Remote Learning and Social Cohesion

Remote Learning and Social Cohesion

Remote Learning with JFYNetWorks

Education is a culture-defining and socially unifying process.

First and foremost, we hope all our friends and colleagues are managing to weather these extraordinary circumstances with patience, fortitude and a dash of humor.

Here at JFY, we are working hard during this period of shutdown and social distancing to guide and support our partner schools and their students in making the transition to remote learning.

JFYNetWorks has been providing online academic support to schools since 2000, but we can’t think of a time when our online curricula and teacher support were more vital. It’s almost as if the past twenty years were preparation for this rocket launch from classroom to cloud.

We were able to hit the ground running by immediately extending our blended learning methodology to a fully remote modality to help teachers continue instruction using the same online material they’ve used all year. We are continuing to work closely with them via email, text and video conference to keep track of student activity and make curriculum adjustments, as we’ve always done face to face in the classroom. Our online enrollment has been growing steadily in the two weeks since school closing. We’ve even welcomed new schools, as teachers and administrators realize the value of our structure and support. We are currently working with ten schools and anticipating continued growth as school strategies and student digital capacity develop.

Our comprehensive online curricula are aligned to the state curriculum standards and national college readiness standards. Students in grades 5 through 12, with their teachers’ guidance, can log right into the lessons they need. Our software offers many accommodations for students who need specialized help, including speech-to-text, highlighting, read-aloud options and other features. As always, we track and measure student activity and provide teachers with frequent reports on class and individual progress. Our standards-based structure is flexible enough to support any course curriculum in English, math or social studies that teachers might be following.

Whether or not MCAS, Accuplacer or SAT are administered in the next few months, students need to keep up with their grade-level studies in order to be prepared for the next grade and eventually for college and careers. Our focus has always been on developing the skills represented by those long-established standard assessments. Since all our curriculum is based on these state and national standards, we support required skill development regardless of testing.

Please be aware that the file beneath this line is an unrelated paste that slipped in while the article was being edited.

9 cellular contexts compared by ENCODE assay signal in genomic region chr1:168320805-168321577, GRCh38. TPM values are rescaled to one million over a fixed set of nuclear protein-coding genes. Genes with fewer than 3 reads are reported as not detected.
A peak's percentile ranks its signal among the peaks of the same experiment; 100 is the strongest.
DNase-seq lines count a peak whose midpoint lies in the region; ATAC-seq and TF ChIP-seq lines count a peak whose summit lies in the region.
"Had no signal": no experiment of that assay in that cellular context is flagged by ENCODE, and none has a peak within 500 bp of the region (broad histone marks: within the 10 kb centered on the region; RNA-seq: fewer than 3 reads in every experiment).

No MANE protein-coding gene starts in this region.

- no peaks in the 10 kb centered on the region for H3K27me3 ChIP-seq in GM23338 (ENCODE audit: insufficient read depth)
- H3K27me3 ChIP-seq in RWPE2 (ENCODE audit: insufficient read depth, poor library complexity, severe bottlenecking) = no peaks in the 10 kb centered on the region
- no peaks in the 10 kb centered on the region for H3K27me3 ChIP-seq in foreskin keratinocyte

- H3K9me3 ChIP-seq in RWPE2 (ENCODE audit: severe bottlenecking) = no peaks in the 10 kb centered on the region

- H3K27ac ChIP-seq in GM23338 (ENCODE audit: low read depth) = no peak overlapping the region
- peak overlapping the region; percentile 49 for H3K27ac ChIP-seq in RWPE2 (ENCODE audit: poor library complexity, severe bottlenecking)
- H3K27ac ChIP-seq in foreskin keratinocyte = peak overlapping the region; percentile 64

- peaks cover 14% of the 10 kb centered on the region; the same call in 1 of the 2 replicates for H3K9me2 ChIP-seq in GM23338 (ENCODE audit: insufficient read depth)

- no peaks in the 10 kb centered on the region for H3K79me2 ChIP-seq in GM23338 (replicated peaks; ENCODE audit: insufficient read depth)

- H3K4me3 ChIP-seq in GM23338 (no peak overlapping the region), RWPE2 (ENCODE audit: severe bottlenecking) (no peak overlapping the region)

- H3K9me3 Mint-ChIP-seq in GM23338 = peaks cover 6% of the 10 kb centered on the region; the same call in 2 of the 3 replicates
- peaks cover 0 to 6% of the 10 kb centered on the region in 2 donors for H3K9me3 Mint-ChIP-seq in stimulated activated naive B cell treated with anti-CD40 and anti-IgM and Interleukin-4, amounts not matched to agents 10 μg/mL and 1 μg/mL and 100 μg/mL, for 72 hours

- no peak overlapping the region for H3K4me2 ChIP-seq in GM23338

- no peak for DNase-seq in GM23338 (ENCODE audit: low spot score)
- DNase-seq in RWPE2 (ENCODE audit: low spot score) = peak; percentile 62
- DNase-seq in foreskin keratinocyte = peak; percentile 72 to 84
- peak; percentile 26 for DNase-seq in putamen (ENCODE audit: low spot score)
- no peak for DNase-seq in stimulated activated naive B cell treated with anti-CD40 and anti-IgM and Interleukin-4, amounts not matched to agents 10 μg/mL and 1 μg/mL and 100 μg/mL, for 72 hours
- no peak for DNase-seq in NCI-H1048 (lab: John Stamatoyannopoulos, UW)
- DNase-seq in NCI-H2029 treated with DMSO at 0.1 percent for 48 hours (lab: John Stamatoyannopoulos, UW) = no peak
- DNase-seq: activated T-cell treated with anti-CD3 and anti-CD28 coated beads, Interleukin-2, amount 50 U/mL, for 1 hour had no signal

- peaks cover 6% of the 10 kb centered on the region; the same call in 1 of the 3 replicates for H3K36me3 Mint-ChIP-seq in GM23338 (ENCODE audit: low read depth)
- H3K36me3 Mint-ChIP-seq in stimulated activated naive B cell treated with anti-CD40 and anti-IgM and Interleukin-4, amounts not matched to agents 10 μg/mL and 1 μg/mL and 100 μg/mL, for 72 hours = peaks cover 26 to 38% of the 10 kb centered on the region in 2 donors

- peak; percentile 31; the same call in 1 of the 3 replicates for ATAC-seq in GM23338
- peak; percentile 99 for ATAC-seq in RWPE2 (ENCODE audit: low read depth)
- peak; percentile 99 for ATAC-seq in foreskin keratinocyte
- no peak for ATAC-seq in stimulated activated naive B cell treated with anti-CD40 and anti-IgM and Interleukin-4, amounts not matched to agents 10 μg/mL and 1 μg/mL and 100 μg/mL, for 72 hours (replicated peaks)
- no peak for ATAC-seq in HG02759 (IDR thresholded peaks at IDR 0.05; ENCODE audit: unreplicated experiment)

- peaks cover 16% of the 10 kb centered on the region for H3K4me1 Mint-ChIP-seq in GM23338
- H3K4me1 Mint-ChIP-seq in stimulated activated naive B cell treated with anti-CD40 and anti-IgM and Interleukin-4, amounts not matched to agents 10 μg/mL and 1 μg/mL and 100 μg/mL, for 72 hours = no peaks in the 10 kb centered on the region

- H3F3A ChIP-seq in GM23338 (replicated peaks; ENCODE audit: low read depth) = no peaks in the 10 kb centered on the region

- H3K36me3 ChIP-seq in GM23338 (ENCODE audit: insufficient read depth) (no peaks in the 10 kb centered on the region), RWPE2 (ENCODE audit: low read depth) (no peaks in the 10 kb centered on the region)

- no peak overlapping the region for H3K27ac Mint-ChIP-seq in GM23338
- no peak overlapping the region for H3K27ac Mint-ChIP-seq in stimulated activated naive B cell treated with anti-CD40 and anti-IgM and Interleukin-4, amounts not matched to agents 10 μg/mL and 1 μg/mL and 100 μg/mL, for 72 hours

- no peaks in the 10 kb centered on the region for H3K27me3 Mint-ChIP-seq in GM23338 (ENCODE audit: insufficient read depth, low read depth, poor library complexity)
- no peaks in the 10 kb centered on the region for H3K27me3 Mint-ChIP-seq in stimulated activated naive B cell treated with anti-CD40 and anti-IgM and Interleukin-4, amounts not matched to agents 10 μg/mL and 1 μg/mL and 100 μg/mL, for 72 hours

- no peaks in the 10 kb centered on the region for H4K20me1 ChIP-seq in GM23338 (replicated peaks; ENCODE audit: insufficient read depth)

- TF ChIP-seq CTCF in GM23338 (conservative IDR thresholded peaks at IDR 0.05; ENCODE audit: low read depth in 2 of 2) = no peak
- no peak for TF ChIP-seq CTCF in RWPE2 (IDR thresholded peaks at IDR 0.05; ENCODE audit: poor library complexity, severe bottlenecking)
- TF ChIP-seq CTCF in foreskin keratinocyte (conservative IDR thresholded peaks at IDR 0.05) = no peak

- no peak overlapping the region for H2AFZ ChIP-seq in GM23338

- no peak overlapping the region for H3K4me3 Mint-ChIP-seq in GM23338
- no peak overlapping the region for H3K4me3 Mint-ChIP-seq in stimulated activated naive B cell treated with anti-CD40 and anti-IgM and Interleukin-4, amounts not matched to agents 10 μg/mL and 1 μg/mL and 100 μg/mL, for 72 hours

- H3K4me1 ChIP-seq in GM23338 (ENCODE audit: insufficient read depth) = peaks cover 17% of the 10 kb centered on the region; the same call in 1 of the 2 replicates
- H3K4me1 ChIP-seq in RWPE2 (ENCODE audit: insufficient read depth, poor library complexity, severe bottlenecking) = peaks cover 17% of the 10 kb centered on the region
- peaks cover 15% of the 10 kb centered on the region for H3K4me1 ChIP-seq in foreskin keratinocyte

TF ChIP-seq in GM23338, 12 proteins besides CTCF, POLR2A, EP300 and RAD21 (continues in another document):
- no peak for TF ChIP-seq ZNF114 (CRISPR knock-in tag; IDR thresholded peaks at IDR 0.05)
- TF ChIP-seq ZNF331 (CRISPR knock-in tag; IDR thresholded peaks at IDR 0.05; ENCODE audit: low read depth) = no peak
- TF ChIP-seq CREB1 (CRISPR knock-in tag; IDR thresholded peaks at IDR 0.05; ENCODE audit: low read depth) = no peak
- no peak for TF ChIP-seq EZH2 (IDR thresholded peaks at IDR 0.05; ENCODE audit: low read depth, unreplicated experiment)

As schools adapt to the fully remote modality, we are compiling a repository of resources and strategies that can support teaching and learning remotely for the time being and transition seamlessly when we all return to the classroom. Here are some examples:

  • In addition to frequent email and text exchanges with teachers, each of our blended learning specialists has established virtual office hours on Google Hangouts for one-on-one or group conferences with teachers to answer questions or provide additional curriculum support. These virtual conferences also enable teachers to share their best practices with one another across classrooms, schools and districts.
  • A dedicated YouTube channel offers on-demand videos to assist students in accessing our curricula and preparing for online exams.
  • A new web page of resources for extra study includes webinars and podcasts.
  • Our latest guest podcast taps one of our favorite higher education gurus for sage advice on conducting remote classes.

Our staff are adding new resources to the toolbox virtually every day. Our website is the best source for keeping up with our activities.

But even as we focus on skill development, we should keep in mind that education serves more than a utilitarian function. Education is a culture-defining and socially unifying process. It establishes norms and values as well as practical skills. Aristotle considered education the most important function of the state because it forms the character of the citizen. A few centuries later Jefferson advocated publicly funded education because he knew that an educated populace is the foundation of democracy. In this time of social fragmentation, now aggravated by enforced social distancing, online communication performs a convening and bonding function that may be even more crucial for our post-virus recovery than academic skills. Digital cohesion may offer an antidote to the alienation of social distancing.

Please feel free to contact us if you have any questions—and especially any ideas– that might help us navigate this strange new terra incognita. In these uncertain times we are more appreciative than ever of the wisdom and commitment of the extended community of educators, to whom we send our very best wishes for health, safety, and unflagging creativity.

Gary Kaplan

 

 

 

 

 

Gary Kaplan
Executive Director



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